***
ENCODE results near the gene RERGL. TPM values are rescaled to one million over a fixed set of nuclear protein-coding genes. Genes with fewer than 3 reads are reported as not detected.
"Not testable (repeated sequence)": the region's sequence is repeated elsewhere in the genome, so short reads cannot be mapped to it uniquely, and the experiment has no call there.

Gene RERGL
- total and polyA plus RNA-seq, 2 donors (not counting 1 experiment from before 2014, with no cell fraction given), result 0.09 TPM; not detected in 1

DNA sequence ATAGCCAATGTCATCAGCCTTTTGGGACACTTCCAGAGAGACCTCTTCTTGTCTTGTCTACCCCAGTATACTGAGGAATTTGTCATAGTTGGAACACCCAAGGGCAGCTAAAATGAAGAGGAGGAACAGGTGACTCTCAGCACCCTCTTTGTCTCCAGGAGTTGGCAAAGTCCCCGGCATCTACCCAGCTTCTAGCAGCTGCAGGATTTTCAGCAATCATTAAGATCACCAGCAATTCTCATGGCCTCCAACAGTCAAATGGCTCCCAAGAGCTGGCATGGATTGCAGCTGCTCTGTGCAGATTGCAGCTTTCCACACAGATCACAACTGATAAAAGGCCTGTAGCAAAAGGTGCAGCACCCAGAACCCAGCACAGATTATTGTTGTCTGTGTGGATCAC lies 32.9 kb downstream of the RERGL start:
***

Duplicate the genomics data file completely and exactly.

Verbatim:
ENCODE results near the gene RERGL. TPM values are rescaled to one million over a fixed set of nuclear protein-coding genes. Genes with fewer than 3 reads are reported as not detected.
"Not testable (repeated sequence)": the region's sequence is repeated elsewhere in the genome, so short reads cannot be mapped to it uniquely, and the experiment has no call there.

Gene RERGL
- total and polyA plus RNA-seq, 2 donors (not counting 1 experiment from before 2014, with no cell fraction given), result 0.09 TPM; not detected in 1

DNA sequence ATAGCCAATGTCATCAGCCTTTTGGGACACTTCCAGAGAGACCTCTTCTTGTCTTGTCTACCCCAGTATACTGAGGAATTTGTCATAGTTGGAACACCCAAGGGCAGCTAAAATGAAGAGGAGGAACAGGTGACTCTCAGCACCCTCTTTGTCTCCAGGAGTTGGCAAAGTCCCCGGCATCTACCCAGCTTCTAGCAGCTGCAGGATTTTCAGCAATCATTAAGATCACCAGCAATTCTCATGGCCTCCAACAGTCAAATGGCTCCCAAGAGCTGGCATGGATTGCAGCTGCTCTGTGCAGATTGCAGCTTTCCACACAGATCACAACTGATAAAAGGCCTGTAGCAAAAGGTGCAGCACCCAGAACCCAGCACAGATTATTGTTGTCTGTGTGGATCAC lies 32.9 kb downstream of the RERGL start: